Friday morning found us headed for the Memphis Zoo! I'd never been there before. First of all, the neighborhood surrounding the zoo is gorgeous. Large, historic homes sit back from the street, nestled among mature lawns and plantings. (I wonder how much some of those houses cost. Shivers.)
We arrived just as the zoo was opening at 9 a.m. Parking was $5, but because we are members at the Jackson Zoo, we got in for half-price ($20 for all three of us)! Yay! Because we anticipated a long day there, we rented one of the cute covered strollers they offer (8$). Then, off we headed to explore.
The entrance to the zoo is very impressive. A large, Egyptian-style structure serves as your ticketing area, and in front of it are large, two-dimensional animal statues. (Clay loved them, insisting on having his picture taken in front of the hippo.) Once inside, you're greeted by all the public facilities (restrooms, stroller rental, information office, shop, etc.), plus some beautiful fountains and statuary, before entering the actual exhibit space.
First, we toured the "Cat Country" exhibit, where we saw leopards, cheetahs, and other gorgeous animals. We noticed that the lions didn't appear to be out this early, which was a disappointing discovery we remedied later in the day. Then, we peeked into the Tropical Bird House. We LOVED this. Though in many parts of the house, a glass or cage separates you from the birds, two large open-air viewing rooms put you up close and personal with gorgeous specimens. They were flying all around us. A great experience.
We were disappointed to find the penguin exhibit empty, though we did enjoy watching a nearby pelican exhibit for a while. We spent a little time in their jewel-box of an aquarium before getting to know the Komodo Dragons. There were three of them, all in different enclosures, and Clay was completely fascinated by them, going right up to the Plexiglas for a chat, then stepping back a bit when one got a little *too* active. (Incidentally, did you know that a Komodo Dragon can eat a small deer in about 20 minutes? No joke. Clay clearly understood the food chain.)
After stopping by the hippo exhibit for an ice cream, we checked out the China exhibit. It started with a short educational film, then you entered this part of the zoo to observe Asian monkeys, otters, birds, and the star attraction - giant pandas. There were two of them, and they were so cute! Much more social than I thought they'd be. One was in the day room, clearly posing for pictures and enjoying being adored by throngs of fans.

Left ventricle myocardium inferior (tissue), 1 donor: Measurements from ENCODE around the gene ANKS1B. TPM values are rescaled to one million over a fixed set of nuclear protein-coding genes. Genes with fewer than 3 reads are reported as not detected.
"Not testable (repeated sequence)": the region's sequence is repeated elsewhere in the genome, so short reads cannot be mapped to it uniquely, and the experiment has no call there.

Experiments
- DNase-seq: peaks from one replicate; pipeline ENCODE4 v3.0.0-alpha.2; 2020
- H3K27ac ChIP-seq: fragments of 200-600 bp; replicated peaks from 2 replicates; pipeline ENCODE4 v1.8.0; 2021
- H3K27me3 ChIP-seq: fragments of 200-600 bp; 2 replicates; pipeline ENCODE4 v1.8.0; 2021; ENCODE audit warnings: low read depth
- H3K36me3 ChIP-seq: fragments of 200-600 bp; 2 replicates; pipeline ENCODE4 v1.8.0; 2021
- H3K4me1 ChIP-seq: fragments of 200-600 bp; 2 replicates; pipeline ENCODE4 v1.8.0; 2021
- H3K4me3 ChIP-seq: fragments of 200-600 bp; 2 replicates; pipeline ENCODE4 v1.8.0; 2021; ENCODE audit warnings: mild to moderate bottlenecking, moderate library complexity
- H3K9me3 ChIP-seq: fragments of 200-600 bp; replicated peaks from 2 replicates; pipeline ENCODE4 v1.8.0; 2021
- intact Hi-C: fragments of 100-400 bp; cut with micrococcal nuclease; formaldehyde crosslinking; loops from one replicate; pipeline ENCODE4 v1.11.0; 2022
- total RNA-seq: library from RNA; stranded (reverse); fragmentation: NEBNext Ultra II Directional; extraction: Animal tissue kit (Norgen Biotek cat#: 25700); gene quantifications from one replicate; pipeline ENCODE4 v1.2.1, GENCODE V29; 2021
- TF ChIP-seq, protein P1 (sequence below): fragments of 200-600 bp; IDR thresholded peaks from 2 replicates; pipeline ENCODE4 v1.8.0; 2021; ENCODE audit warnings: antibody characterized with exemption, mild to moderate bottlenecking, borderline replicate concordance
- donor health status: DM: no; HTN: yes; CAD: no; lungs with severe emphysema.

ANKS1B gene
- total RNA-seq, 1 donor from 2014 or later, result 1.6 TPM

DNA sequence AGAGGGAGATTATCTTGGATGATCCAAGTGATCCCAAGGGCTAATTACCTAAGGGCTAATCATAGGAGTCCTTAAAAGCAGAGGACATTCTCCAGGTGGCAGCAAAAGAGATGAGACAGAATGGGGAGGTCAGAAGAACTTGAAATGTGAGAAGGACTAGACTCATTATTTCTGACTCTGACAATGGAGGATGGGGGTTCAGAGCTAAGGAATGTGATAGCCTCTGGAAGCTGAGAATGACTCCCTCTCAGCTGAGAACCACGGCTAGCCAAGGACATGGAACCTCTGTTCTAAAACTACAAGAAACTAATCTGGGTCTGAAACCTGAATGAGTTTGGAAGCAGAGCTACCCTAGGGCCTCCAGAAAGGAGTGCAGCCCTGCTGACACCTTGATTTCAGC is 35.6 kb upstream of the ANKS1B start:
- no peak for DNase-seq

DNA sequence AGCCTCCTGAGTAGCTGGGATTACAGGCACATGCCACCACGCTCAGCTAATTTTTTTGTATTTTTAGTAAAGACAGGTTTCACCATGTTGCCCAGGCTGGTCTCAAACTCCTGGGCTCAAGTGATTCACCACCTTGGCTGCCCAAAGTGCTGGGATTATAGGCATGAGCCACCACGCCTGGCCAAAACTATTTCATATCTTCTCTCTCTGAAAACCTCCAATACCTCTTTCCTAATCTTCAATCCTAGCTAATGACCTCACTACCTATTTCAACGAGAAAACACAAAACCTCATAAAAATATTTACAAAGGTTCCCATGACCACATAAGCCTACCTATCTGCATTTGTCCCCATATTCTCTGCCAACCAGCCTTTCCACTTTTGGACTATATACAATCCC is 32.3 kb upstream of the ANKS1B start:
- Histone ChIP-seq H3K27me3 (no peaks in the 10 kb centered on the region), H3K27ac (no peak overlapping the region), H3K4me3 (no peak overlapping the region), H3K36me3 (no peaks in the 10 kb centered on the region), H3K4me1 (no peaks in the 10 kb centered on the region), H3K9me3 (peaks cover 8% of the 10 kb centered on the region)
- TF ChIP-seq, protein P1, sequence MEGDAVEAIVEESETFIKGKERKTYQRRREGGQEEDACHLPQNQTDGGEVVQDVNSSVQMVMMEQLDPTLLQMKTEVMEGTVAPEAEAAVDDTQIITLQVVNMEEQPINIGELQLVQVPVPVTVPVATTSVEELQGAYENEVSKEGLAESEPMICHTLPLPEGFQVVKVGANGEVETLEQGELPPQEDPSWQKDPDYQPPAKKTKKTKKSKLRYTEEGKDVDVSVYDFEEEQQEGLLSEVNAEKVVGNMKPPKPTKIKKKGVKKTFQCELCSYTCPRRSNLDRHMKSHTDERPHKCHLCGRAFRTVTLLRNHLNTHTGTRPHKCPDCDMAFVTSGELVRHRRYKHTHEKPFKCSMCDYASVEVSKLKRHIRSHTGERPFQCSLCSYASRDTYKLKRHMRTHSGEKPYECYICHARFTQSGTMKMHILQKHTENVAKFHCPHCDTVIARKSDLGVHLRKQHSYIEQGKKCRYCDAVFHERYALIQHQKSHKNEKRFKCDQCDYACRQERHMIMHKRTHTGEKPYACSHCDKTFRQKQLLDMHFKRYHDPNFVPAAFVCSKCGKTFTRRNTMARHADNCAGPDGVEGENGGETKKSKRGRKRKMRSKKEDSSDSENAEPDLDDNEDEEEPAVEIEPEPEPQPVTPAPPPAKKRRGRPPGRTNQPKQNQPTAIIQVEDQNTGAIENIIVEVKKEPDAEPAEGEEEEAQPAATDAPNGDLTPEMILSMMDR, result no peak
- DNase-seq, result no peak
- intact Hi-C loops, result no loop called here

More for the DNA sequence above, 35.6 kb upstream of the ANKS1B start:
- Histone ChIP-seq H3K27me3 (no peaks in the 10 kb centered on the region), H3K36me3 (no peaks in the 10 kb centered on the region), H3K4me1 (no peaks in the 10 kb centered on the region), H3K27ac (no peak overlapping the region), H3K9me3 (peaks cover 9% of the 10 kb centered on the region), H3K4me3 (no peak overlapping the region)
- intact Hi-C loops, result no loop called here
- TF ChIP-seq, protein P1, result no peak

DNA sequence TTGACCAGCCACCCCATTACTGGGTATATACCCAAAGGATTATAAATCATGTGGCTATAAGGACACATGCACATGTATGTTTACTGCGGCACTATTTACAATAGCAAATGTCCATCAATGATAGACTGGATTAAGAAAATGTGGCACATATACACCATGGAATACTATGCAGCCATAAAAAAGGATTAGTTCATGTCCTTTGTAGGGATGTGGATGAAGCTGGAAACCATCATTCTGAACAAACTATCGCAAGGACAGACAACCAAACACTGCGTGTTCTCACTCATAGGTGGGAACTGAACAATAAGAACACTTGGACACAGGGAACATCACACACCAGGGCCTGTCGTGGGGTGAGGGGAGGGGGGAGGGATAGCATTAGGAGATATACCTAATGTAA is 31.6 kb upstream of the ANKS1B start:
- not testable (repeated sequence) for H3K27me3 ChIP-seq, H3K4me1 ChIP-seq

Afterwards, we made our way through the African Veldt exhibits, getting up-close looks at elephants, ostrich, zebras, and rhinos. At the giraffe exhibit, we arrived just in time for a keeper chat, so we got to see the giraffes reach their looooong tongues out to fetch the pieces of banana he offered them. Fun!
Then, it was off to the Northwest Passage exhibit, which was probably my absolute favorite part of the zoo. Decorated with totem poles and interactive play spaces (a canoe you can climb in, little nooks and crannies you can explore and use for photos ops, etc.), this exhibit features polar bears, bald eagles, sea lions and other favorites. There's even an air-conditioned space (though it wasn't hot that day, I can imagine how valuable this would be as the months creep into summer) where you can view the polar bears from one side and the sea lions from another in perfect, climate-controlled comfort. Smart.
Directly adjacent to the Northwest Passage exhibit was the Teton Trek, another snazzy combination of enclosures featuring grizzly bears, wolves, and elk. This exhibit also features a gorgeous lodge (perfect for special events) and a fun water feature that the kids can cool off in on hot days. We were getting hungry by this time, so we stopped at a couple of food carts nearby and bought hot dogs, popcorn, and drinks to enjoy in the picnic area next to this exhibit. While there was nothing particularly bad about this fare, if I had it to do again, I might try to time my day so I could lunch at either the Cat House Cafe (sandwiches, salads, pizza, etc.) or one of the other sit-down restaurants in the zoo.
A quick loop around took us to primate canyon, where we saw monkeys, chimpanzees and orangutans. We also enjoyed the flamingos in this part of the park. The Denizens of the Deep South exhibit was closed due to renovation. (These exhibits are clearly in an older part of the zoo.) We ended our day back at the GREAT playground adjacent to the Cat House Cafe. Clay loved playing here, and the equipment was completely age-appropriate for him. A loud roar from the nearby Cat Country exhibit sent us running to see the lions, which were out and on the prowl, before leaving.
To tour the entire zoo took us from about 9 a.m. until about 2 p.m., so it's a full day to be sure. But it's a GREAT facility, and we all really enjoyed it. So many of the animals they feature are not available at our local zoo.
As well, much like my experience of the Museum of Natural History Museum in New York, I think one can observe at the Memphis Zoo the evolution of what the American public thinks a zoo should be. Older parts of the facility showcase animals in smaller enclosures, viewable from one side. The newer, flashier exhibits (China, Northwest Passage, Teton Trek) brand each experience with corresponding architecture/decor, enclosures viewable from multiple vantage points, complimentary indoor spaces, larger habitats, and more interactive features. Just walking through the Memphis Zoo, you can see how the expectations of the consumer have risen over the past couple of decades, and it's obvious that the zoo's strategic plan (They are building a Chickasaw Bluffs exhibit next.) is responding to customer demand. Very impressive.
After such a long day, we headed back to the hotel for a nap, a dip in the pool, and a light dinner in Southaven.
More to come . . .